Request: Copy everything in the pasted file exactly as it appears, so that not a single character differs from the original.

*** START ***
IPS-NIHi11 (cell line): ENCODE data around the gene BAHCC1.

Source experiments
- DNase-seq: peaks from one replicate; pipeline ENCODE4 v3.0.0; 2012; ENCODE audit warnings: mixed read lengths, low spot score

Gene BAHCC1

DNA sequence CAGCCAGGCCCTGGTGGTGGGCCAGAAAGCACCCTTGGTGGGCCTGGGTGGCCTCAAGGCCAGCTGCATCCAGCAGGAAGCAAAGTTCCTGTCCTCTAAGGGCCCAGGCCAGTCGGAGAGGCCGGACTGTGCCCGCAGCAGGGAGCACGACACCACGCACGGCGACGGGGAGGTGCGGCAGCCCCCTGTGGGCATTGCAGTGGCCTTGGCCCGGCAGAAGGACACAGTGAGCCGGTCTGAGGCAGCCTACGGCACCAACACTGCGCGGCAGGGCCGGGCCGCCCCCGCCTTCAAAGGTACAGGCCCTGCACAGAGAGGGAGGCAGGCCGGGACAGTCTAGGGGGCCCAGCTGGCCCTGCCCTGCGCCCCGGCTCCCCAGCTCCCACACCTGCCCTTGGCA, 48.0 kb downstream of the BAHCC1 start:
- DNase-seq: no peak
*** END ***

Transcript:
IPS-NIHi11 (cell line): ENCODE data around the gene BAHCC1.

Source experiments
- DNase-seq: peaks from one replicate; pipeline ENCODE4 v3.0.0; 2012; ENCODE audit warnings: mixed read lengths, low spot score

Gene BAHCC1

DNA sequence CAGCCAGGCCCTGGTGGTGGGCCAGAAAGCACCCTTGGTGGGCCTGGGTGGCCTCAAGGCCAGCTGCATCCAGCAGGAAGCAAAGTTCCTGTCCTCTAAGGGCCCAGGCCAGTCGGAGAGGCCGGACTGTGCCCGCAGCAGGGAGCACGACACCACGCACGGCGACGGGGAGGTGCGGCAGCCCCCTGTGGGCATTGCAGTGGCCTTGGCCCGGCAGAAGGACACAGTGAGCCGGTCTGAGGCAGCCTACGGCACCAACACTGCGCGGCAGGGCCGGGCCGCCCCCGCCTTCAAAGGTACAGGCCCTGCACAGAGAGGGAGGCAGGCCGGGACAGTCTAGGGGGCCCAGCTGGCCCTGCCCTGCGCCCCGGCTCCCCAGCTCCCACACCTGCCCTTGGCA, 48.0 kb downstream of the BAHCC1 start:
- DNase-seq: no peak